REVIEW: 'Seven Psychopaths'


Part-way through Martin McDonagh’s new film Seven Psychopaths, a character praises a script idea for having “layers”. It’s a self-reflexive comment: one of the film’s conceits is that we’re watching a real-life version of a screenplay that another character, played by Colin Farrell, is writing. It’s a thoughtful tactic, one that simultaneously hooks you on Seven Psychopaths’ story and reels you in with its craftsmanship.

The layered narrative structure is courtesy of McDonagh, who broke into the film world with the darkly funny In Bruges in 2008. That film followed a stellar career as one of Ireland’s key contemporary playwrights. Now, he comes to his second feature with a fresh story, a bigger cast and the same desire to put characters before the plot. If you can put up with the blood and the cursing, Seven Psychopaths is a clever and unexpectedly touching black comedy. Yes, even the nutcases have a soft side.

We’re introduced to Marty (Farrell), a struggling screenwriter in Los Angeles working on a new movie called – what else – Seven Psychopaths. Marty’s friend Billy (Sam Rockwell) is trying to help him come up with seven different psychos to populate the new movie. Marty insists it should be a “pacifist” film, even though he’s including a throat-cutting “Quaker psychopath” and a gun-toting Viet Cong vigilante.

Complicating matters is Billy’s side job, a dog kidnapping business he runs with his partner Hans (Christopher Walken). The two dog-nappers snatch pets and return them to worried owners for a reward. It’s a mostly harmless practice until Billy swipes the beloved dog of a local gangster (Woody Harrelson), setting off a chain of events that will either give Marty the inspiration he needs, or get everyone killed.

Aside from the film’s delicious sense of self-awareness, McDonagh has repeated the feat he accomplished with In Bruges. He’s come up with a collection of characters who drive the film just by existing. The story tumbles along in their wake, and we’re left to follow along, with no idea of where we’re going next. As a result, the film feels much more real than a typical Hollywood feature, many of which approach their plots as if they were ticking off the boxes on a “to do” list.

But McDonagh's strategy has an impact on the less savoury parts of the film. As funny as Seven Psychopaths is, viewers will have to prepare themselves for a lot of blood, and more importantly, a lot of pointless violence. Sure, it might be implied by the title, but if you don’t find it funny when two dumb criminals get shot through the eye, you’re likely not in the target audience for this film.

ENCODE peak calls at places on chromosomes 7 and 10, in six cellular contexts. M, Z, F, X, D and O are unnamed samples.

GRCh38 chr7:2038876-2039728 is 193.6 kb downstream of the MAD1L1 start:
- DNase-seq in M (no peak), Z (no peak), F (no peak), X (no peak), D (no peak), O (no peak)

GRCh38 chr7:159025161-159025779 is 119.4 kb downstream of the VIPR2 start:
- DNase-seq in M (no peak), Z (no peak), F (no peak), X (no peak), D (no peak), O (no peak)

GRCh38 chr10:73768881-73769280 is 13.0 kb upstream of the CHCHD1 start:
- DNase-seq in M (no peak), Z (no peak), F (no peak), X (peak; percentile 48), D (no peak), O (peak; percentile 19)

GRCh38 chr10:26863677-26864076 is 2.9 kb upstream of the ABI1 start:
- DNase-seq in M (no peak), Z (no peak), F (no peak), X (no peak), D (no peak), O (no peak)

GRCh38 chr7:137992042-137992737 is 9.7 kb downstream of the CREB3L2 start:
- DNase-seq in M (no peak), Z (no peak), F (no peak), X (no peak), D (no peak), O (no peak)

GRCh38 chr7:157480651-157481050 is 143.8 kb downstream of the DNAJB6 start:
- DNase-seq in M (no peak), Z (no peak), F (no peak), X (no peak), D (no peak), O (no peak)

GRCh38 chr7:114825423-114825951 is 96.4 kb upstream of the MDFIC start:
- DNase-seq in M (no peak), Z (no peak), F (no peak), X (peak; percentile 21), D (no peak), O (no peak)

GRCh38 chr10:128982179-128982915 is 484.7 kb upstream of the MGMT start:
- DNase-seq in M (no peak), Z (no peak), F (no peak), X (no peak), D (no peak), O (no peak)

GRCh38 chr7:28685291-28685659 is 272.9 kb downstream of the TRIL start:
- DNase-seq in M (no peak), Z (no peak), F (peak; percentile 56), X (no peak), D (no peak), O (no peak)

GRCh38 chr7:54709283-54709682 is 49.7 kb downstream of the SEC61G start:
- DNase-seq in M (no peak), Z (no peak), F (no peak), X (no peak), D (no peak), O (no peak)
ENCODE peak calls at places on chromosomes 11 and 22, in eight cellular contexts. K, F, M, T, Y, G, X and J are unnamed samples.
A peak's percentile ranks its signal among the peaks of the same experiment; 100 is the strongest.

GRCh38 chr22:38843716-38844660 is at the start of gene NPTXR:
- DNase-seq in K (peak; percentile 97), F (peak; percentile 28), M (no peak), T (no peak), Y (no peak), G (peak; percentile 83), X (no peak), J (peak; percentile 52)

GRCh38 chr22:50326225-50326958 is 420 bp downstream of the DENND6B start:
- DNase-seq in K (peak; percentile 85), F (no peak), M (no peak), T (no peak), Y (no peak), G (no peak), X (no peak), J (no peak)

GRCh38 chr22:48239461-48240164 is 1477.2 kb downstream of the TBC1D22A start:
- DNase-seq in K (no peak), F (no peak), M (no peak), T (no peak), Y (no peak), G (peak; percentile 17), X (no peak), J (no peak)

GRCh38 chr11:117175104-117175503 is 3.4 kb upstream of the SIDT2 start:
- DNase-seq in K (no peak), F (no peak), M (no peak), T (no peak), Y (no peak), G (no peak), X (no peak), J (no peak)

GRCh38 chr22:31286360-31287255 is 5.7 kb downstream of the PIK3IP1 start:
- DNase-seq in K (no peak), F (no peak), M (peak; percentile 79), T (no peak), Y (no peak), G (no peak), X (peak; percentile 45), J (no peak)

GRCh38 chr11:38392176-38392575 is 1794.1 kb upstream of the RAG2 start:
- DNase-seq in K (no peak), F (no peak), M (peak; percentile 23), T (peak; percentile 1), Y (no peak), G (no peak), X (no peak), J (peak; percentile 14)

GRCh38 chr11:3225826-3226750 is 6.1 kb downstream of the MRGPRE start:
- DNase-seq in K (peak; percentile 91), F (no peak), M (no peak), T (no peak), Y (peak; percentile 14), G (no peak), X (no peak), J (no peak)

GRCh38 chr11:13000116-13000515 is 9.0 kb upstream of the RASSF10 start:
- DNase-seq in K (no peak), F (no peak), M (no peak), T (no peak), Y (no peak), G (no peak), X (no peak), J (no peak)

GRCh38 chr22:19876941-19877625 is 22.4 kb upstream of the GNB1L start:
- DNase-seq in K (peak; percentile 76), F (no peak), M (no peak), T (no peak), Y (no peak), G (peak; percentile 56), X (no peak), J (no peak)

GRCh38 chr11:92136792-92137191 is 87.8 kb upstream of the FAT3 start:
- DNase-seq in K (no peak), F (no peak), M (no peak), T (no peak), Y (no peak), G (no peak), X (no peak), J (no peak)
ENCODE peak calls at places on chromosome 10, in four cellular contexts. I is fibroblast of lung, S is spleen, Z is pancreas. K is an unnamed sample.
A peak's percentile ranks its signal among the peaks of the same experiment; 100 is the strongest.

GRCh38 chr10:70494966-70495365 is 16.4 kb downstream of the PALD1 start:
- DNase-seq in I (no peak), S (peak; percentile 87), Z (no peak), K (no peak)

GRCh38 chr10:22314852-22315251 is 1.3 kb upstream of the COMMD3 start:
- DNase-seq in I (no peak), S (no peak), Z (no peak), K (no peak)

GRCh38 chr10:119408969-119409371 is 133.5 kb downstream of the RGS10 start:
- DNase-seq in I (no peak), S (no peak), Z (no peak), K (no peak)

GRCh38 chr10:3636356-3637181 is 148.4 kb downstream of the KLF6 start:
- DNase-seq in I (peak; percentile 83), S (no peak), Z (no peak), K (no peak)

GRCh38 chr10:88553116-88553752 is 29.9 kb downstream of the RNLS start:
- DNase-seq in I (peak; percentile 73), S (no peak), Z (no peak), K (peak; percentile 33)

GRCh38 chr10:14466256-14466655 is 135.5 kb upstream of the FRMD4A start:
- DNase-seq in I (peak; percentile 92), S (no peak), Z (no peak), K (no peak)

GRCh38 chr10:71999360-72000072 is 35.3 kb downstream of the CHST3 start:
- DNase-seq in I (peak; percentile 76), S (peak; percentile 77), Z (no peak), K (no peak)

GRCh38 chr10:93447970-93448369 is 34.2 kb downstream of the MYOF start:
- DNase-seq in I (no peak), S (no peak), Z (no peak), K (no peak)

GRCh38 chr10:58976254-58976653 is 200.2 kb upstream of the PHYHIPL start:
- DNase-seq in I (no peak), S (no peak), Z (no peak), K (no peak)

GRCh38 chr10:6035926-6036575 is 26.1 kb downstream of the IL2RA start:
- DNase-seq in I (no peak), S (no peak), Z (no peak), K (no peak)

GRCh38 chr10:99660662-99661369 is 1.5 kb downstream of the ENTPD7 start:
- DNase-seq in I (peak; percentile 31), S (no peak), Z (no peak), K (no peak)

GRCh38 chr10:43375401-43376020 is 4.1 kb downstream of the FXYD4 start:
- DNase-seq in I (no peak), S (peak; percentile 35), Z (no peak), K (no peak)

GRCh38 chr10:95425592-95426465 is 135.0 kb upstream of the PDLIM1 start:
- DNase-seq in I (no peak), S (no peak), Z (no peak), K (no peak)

Somehow, there’s a tender side to the movie that almost balances out the violence. We see that Marty and Billy are good friends, despite the quirks that get on each other’s nerves. Walken’s Hans and another older character (played by Tom Waits) both talk about their pained relationships with the women they love. And all the mob boss wants is to get his dog back. If there wasn’t a vicious undercurrent to it all, the audience might become a sobbing mess.

One of the ways McDonagh likes to challenge the viewer is to poke at the rules of film – he doesn’t break the fourth wall, but he pushes on it, almost to see how strong it is. Like when Marty, Billy and Hans hunker down in the desert and just talk. Billy complains, “What are we making here, a French movie!?”  The line isn’t aimed at the camera – McDonagh isn’t as direct as that. Because of the “movie within a movie” device, the director can set up an illusion and knock it down, just to see what happens.

I’m impressed that McDonagh would want to try all that and find a way to make it funny at the same time. Seven Psychopaths is not for everybody. The violence will turn some off, as will the denser layers of the story. But for those who like getting lost in the worlds McDonagh creates, the film is an entertaining exercise in lunacy. Seven Psychopaths gets three stars out of four.

What did you think of Seven Psychopaths? Were you hoping for another film like In Bruges? Did it deliver? Or was the self-aware “film within a film” idea too much for you? Let me know in the comments section. If you liked this review, share it with your friends and followers, and check out my recent reviews here:


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